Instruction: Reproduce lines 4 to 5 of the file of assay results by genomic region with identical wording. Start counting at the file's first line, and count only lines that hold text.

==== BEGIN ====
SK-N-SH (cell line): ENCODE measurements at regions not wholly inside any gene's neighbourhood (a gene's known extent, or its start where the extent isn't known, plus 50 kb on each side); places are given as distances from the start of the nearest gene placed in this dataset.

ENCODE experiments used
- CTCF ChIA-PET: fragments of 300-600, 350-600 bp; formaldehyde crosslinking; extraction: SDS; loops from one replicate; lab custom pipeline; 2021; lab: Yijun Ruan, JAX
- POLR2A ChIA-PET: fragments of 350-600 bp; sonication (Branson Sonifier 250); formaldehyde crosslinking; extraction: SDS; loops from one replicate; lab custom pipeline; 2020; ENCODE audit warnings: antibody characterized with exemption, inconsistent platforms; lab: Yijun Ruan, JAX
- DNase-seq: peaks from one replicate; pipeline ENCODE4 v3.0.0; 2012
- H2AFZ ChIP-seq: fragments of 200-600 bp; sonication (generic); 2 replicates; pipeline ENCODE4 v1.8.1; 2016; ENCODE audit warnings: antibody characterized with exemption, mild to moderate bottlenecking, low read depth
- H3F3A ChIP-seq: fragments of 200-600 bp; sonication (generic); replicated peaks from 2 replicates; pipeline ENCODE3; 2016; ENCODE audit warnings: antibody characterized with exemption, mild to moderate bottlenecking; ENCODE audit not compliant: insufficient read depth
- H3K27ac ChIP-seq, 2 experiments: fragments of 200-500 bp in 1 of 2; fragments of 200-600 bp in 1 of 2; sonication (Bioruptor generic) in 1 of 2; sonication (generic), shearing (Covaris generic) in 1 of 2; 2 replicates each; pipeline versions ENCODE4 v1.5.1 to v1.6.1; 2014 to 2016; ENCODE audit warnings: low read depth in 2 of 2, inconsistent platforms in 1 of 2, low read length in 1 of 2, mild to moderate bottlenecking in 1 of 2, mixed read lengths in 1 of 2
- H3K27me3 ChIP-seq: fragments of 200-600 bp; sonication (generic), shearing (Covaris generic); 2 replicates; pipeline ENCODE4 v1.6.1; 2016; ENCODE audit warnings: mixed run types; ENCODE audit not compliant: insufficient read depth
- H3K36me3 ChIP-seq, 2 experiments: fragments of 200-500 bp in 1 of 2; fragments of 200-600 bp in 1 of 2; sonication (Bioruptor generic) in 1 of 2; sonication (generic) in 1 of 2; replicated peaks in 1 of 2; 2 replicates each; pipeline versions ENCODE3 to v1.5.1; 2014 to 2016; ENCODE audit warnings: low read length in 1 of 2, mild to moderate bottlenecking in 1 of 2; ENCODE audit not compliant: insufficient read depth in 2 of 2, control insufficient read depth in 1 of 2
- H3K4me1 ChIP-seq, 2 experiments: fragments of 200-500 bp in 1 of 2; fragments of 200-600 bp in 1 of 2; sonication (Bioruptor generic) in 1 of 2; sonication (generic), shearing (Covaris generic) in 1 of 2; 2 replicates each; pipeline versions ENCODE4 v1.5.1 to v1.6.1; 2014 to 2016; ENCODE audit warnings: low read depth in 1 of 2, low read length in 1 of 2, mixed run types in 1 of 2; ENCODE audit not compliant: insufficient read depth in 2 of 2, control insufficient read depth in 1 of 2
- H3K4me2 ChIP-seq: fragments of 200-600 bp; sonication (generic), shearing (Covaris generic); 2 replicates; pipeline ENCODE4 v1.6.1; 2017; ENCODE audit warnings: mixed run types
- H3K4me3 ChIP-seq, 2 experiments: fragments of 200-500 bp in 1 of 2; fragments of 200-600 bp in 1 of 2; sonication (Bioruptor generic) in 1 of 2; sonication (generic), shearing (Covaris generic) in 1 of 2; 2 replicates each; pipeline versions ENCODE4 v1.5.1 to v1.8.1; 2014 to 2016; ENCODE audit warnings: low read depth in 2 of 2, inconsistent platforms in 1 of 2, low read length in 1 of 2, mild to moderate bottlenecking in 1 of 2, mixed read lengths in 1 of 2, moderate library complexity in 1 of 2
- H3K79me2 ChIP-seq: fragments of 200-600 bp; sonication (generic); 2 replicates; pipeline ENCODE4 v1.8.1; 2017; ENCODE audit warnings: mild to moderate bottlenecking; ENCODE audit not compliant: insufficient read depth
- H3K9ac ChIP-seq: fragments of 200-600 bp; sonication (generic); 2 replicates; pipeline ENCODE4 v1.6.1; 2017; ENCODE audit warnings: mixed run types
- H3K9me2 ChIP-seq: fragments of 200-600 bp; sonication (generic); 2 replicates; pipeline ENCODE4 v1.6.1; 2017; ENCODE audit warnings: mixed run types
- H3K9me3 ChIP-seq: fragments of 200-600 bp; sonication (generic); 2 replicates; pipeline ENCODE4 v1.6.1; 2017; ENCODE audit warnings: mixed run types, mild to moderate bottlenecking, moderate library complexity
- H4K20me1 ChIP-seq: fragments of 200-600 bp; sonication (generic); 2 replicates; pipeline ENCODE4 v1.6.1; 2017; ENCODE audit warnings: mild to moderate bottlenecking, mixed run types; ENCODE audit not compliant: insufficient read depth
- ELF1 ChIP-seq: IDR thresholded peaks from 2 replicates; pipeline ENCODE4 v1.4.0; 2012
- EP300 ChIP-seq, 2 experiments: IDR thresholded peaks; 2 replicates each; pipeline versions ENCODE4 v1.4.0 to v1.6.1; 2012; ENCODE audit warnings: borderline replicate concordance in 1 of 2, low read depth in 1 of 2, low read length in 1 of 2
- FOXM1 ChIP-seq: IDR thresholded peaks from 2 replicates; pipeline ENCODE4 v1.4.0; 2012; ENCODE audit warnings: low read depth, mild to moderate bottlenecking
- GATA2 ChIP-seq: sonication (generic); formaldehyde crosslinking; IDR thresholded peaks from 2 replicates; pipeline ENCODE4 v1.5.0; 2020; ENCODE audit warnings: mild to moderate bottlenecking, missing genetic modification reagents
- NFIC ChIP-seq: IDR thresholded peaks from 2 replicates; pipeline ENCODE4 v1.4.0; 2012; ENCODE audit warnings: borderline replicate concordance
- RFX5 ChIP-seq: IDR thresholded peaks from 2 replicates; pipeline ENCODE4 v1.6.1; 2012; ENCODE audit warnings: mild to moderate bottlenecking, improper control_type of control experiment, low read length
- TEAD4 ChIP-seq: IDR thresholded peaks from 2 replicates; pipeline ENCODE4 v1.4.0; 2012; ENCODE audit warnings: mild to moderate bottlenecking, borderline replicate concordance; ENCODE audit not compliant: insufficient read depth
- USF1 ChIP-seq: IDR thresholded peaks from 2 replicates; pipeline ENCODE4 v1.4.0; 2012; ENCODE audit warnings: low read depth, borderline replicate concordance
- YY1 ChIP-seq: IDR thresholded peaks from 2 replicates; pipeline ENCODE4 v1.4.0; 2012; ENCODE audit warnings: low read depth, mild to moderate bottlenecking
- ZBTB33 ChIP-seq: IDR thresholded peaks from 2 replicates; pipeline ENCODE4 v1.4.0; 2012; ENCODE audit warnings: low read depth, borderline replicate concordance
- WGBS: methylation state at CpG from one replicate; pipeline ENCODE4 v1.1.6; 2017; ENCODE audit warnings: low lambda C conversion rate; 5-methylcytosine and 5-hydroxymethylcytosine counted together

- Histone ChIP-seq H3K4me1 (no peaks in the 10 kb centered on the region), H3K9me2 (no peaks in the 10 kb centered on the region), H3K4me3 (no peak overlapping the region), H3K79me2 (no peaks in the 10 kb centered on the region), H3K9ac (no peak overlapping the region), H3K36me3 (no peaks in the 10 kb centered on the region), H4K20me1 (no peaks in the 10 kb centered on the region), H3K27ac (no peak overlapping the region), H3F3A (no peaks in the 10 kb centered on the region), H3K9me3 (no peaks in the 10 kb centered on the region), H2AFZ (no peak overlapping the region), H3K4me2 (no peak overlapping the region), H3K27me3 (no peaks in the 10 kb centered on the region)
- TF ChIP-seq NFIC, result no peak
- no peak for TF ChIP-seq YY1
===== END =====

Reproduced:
- POLR2A ChIA-PET: fragments of 350-600 bp; sonication (Branson Sonifier 250); formaldehyde crosslinking; extraction: SDS; loops from one replicate; lab custom pipeline; 2020; ENCODE audit warnings: antibody characterized with exemption, inconsistent platforms; lab: Yijun Ruan, JAX
- DNase-seq: peaks from one replicate; pipeline ENCODE4 v3.0.0; 2012